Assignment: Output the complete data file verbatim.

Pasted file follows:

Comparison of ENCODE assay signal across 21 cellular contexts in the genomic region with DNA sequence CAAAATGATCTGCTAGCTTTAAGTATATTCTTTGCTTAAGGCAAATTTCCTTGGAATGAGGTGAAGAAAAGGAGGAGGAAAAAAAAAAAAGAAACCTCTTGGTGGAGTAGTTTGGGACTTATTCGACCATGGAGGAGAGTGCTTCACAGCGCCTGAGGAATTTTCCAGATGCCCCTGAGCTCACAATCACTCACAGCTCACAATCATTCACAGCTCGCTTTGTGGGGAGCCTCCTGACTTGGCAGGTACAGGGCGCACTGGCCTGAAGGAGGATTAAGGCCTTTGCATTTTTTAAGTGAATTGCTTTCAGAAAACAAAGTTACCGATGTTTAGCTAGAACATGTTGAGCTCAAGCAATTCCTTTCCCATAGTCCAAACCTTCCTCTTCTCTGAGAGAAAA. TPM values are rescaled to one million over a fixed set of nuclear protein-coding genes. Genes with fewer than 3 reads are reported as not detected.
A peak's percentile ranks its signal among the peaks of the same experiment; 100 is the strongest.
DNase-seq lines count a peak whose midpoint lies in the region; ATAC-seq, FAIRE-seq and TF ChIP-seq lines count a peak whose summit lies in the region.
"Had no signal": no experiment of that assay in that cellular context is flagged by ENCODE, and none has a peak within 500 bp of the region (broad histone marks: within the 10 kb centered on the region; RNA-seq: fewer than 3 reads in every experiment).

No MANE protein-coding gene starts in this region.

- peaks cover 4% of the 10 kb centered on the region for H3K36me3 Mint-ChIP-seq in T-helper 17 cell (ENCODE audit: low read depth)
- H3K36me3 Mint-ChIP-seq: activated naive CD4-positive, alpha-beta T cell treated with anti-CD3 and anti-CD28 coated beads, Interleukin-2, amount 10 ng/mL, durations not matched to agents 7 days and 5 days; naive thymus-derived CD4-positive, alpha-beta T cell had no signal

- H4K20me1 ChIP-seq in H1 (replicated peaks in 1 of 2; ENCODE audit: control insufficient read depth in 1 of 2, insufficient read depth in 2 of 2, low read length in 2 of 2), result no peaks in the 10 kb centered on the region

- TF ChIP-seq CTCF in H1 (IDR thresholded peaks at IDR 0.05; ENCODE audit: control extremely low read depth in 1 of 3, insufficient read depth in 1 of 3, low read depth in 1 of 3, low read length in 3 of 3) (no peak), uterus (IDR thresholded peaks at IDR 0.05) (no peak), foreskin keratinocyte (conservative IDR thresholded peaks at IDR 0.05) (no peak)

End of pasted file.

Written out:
Comparison of ENCODE assay signal across 21 cellular contexts in the genomic region with DNA sequence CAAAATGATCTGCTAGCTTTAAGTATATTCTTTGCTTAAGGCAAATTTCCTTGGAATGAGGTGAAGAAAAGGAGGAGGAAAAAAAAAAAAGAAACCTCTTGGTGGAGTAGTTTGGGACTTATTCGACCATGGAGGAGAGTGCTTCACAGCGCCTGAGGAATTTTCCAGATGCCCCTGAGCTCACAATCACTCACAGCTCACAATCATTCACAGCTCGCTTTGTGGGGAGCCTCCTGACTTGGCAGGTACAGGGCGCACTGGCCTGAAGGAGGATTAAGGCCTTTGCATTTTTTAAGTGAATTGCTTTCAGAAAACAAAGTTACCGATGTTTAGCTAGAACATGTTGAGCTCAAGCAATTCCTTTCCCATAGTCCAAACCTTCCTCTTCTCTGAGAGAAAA. TPM values are rescaled to one million over a fixed set of nuclear protein-coding genes. Genes with fewer than 3 reads are reported as not detected.
A peak's percentile ranks its signal among the peaks of the same experiment; 100 is the strongest.
DNase-seq lines count a peak whose midpoint lies in the region; ATAC-seq, FAIRE-seq and TF ChIP-seq lines count a peak whose summit lies in the region.
"Had no signal": no experiment of that assay in that cellular context is flagged by ENCODE, and none has a peak within 500 bp of the region (broad histone marks: within the 10 kb centered on the region; RNA-seq: fewer than 3 reads in every experiment).

No MANE protein-coding gene starts in this region.

- peaks cover 4% of the 10 kb centered on the region for H3K36me3 Mint-ChIP-seq in T-helper 17 cell (ENCODE audit: low read depth)
- H3K36me3 Mint-ChIP-seq: activated naive CD4-positive, alpha-beta T cell treated with anti-CD3 and anti-CD28 coated beads, Interleukin-2, amount 10 ng/mL, durations not matched to agents 7 days and 5 days; naive thymus-derived CD4-positive, alpha-beta T cell had no signal

- H4K20me1 ChIP-seq in H1 (replicated peaks in 1 of 2; ENCODE audit: control insufficient read depth in 1 of 2, insufficient read depth in 2 of 2, low read length in 2 of 2), result no peaks in the 10 kb centered on the region

- TF ChIP-seq CTCF in H1 (IDR thresholded peaks at IDR 0.05; ENCODE audit: control extremely low read depth in 1 of 3, insufficient read depth in 1 of 3, low read depth in 1 of 3, low read length in 3 of 3) (no peak), uterus (IDR thresholded peaks at IDR 0.05) (no peak), foreskin keratinocyte (conservative IDR thresholded peaks at IDR 0.05) (no peak)